Bill Ball, headteacher of Cramond primary, Edinburgh, told this year's ethos award ceremony in Crieff last week that the inspection was negative, drawn out and stressful. It undermined the credibility of the whole inspection process and ran counter to the approach of the ethos network.
Mr Ball, in the presence of Frank Crawford, head of the Scottish Office audit unit, said he had never experienced such stress in his teaching career. "I was quite traumatised by the report."
HMI had focused narrowly on attainment and failed to praise the good work across the school that had won the award. "If it had not been for the ethos we have built up over the year, the school would be falling apart right now," he said.
He had no inkling of the devastation the inspectors would create in a school he would put in the top third of the top band of primaries. After picking up the ethos award and a cheque for pound;2,000, he was told in June he was being inspected in September. A draft report was presented in October and published in January. But it was March before the process was completed."It is an incredible amount of time to be stressed out and it was an emotional roller-coaster," he said.
Mr Ball added: "I had never been through a standard inspection process like this before. I really did not think they would tear apart the work of my colleagues so negatively. Very few teachers had positive things pointed out to them. Staff were left feeling - once the inspectors were gone - that there were major problems in the school. And we just don't have them."
He later told The TES Scotland: "I have no problem with the concept of external evaluation. I have been in the school for 11 years and it's not a problem if we need a push here or there. It maybe looks like sour grapes but it's the process at fault. The question is how are we going to move schools forward in a positive way."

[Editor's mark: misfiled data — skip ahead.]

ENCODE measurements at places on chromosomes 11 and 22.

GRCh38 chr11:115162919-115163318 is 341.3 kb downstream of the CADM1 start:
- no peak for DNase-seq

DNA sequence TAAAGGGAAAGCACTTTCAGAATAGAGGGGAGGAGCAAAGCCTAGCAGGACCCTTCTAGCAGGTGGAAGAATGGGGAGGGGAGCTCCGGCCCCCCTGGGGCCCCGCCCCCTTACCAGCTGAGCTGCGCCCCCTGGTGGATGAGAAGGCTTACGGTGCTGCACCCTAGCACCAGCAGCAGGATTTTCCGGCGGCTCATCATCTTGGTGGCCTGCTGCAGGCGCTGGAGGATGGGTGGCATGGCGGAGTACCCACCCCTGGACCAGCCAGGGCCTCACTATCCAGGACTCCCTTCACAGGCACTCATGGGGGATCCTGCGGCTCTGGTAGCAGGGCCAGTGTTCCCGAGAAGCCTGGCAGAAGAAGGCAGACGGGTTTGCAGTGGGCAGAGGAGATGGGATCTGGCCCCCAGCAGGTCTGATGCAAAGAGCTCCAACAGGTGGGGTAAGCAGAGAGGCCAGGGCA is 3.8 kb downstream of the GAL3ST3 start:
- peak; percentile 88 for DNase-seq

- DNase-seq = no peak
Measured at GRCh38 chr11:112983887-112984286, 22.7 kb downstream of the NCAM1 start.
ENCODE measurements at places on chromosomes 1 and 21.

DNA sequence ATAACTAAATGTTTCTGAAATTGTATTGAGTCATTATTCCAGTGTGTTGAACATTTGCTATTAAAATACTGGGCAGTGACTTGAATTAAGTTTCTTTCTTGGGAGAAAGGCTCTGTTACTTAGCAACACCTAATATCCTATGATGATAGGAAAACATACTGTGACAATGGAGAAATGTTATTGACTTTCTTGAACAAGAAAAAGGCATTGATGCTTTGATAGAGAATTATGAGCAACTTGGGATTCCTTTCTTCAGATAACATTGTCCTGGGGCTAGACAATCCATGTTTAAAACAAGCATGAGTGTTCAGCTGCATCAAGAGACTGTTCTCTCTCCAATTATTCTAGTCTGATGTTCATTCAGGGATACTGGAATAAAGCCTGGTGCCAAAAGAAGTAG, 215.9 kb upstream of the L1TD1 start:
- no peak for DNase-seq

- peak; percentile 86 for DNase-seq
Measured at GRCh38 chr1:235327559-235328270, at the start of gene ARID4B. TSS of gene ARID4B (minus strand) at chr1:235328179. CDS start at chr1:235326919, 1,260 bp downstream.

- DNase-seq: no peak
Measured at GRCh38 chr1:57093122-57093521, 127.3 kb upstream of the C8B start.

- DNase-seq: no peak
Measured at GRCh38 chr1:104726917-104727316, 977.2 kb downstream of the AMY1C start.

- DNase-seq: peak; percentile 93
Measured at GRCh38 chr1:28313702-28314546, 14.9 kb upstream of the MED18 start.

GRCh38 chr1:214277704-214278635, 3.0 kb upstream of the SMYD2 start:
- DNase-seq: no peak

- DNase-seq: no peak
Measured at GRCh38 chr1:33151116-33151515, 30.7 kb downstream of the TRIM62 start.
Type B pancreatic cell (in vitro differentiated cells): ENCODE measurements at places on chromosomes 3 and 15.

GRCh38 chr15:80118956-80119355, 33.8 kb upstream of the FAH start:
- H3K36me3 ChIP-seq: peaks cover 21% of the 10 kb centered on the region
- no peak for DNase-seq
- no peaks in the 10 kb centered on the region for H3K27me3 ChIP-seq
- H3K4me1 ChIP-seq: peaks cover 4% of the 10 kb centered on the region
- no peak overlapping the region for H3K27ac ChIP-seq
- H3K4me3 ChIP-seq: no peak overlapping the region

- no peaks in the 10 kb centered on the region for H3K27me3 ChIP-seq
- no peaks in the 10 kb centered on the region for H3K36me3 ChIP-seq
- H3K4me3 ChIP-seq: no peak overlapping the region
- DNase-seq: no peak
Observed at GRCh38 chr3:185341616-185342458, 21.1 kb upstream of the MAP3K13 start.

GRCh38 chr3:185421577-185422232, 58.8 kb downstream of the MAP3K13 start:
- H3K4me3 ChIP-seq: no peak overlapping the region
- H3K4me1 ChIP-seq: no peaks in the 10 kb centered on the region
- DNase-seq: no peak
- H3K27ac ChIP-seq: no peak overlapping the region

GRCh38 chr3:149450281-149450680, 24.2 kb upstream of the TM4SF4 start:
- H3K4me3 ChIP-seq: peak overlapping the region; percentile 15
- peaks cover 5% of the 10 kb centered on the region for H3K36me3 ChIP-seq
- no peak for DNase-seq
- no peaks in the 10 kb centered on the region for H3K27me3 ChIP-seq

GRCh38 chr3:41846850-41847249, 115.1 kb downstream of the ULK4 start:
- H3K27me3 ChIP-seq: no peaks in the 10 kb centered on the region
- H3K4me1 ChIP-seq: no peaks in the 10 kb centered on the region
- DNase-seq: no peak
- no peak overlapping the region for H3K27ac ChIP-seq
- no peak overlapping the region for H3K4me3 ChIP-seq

Mr Ball said the point of the ethos network was to recognise success and share it. Inspectors should go into schools, look at aspects that are very good and build on that in a positive context.
His staff had little confidence in inspectors who criticised lessons in mathematics and reading when they had no background in primary teaching. Parents fully supported the school and backed the staff, as did the local authority.
Tim Brighouse, chief education officer in Birmingham, and a keynote speaker, sprang to Mr Ball's defence. "I was shocked because I believed the model north of the border was more civilised, humane and developmental," Professor Brighouse said.
He added: "The most stressful period of my life was when OFSTED inspected Birmingham for nine months. I could not sleep at night until the inspection process was finished. I have seen people's careers finished after inspections."
The inspectors' performance bordered on "professional disgrace and injustice".
Professor Louise Stoll, of Bath University, said in a later contribution:
"Where there is blame and shame, it is very hard to pick yourself up from that."
WHAT THE INSPECTORS HAD TO SAY
HMI spoiled the party for ethos winning head Bill Ball and a school where the jannie isn't afraid to strike up a tune on his cello l HMI pressed Cramond staff to raise attainment by adjusting key aspects of English language, maths and environmental studies. Lessons were judged very good in 14 per cent of cases, good in 53 per cent and fair in 33 per cent. There were no unsatisfactory lessons.
"Teachers' plans should identify more clearly the key skills pupils are expected to learn and ensure that targets for pupils provide appropriate and consistent challenge," the inspectors stated.
They also urged staff to make better use of assessment information to identify next steps.
Leader, page 20